Guests don’t say that. Mostly I hear: “Do you mind if I call you back…..?”
Unlike the competition, I don’t confine myself to upscale hotels. Plenty of Holiday Inns, Ramadas, and motels call, and I quote fees less than the going rate. Colleagues point this out but admit that it’s not a competitive advantage because hotels don’t care what the doctor charges. Still, counting driving time, a hotel visit takes at least an hour, so it’s not cheap.
Helpless in a strange country and forewarned that medical care in America requires vast sums, foreign guests are easier to deal with.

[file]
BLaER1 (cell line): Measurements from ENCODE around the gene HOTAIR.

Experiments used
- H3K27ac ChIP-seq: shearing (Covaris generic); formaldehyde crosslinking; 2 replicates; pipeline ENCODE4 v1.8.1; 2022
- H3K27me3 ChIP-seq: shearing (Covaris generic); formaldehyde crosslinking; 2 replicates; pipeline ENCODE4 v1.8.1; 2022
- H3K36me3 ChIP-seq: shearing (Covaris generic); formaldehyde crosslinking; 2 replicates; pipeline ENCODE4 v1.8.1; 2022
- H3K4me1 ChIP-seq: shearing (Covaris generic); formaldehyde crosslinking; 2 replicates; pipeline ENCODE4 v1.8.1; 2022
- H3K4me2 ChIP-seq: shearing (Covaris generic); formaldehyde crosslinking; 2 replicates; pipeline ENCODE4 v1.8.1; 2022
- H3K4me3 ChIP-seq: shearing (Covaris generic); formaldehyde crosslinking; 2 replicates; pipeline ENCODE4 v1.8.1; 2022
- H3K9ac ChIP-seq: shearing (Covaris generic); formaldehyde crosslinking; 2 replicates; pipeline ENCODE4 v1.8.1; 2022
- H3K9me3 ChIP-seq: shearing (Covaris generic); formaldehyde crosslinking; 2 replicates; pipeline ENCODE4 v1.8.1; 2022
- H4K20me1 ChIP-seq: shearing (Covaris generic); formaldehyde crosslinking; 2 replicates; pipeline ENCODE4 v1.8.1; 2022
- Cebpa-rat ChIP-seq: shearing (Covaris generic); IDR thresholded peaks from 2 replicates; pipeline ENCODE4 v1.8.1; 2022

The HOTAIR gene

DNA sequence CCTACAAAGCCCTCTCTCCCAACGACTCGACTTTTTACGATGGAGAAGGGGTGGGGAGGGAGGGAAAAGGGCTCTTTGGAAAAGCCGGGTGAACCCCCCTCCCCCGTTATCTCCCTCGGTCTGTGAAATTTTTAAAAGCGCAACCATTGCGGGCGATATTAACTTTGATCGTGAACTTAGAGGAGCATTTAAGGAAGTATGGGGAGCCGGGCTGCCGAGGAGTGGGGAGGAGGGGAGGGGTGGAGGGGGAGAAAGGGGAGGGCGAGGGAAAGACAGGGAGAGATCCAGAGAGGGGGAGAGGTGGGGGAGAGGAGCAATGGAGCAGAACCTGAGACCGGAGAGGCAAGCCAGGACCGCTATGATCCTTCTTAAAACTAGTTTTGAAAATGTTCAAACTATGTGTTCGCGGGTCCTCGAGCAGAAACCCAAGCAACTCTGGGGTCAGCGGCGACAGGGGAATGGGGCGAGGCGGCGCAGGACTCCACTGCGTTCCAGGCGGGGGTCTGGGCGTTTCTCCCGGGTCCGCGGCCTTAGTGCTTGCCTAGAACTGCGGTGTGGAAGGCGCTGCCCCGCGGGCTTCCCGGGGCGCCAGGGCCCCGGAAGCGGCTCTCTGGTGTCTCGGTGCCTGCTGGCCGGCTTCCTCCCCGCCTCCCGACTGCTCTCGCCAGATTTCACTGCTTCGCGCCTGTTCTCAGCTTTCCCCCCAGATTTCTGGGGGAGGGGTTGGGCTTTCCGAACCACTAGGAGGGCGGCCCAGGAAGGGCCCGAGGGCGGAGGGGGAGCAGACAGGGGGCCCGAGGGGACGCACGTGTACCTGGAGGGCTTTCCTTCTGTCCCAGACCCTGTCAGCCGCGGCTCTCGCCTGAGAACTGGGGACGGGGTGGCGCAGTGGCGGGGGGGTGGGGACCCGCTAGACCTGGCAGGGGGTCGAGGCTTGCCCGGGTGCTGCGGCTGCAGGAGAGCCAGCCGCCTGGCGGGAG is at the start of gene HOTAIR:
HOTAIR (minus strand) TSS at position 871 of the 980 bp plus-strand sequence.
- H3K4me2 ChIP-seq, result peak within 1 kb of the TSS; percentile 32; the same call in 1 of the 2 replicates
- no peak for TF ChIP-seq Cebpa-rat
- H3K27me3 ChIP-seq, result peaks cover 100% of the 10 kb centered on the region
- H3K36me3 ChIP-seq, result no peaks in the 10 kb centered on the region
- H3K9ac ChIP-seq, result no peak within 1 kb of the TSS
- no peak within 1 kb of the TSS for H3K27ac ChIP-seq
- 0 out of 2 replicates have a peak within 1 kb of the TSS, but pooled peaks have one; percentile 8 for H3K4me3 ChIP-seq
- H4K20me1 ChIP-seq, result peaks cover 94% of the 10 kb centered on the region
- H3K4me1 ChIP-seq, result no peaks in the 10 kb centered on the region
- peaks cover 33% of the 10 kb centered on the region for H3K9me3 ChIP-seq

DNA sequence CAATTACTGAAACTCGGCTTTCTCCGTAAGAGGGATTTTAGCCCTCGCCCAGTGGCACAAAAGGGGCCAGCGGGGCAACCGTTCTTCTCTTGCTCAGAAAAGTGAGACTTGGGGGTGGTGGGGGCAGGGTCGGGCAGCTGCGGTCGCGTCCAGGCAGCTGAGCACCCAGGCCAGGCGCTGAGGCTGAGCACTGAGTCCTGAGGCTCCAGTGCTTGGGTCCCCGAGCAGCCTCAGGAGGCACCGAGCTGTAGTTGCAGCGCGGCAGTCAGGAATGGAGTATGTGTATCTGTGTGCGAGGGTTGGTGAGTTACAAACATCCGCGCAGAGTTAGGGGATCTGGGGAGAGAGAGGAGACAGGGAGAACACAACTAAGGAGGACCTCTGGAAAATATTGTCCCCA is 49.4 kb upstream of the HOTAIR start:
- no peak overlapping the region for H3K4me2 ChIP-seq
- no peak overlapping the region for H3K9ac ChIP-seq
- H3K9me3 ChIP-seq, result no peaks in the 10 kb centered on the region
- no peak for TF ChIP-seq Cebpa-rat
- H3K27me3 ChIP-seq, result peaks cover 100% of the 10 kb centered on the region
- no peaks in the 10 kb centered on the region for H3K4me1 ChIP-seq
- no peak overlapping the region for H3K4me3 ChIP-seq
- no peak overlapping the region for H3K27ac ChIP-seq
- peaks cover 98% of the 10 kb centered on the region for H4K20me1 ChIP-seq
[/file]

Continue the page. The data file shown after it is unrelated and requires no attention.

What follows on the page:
American medical insurance takes a dim view of housecalls. No hotel doctor accepts it, so Americans, already disoriented at finding a doctor willing to make a housecall, learn that they must pay out of their pocket. It’s a shock.
I like to present myself as a humanitarian in this blog, and I often reduce my fee if the guest feels too miserable to leave the room, but mostly, when Americans object, I send them to an urgent care clinic.
Walking through the clinic door costs around $100. While this is much less than a housecall, clinics charge extra for tests, procedures, shots, and supplies, and the patient must find a pharmacy to fill a prescription. Telling all this to guests sounds too much like a sales pitch, so I prefer to send them to a clinic. Insurance might pay part of the bill.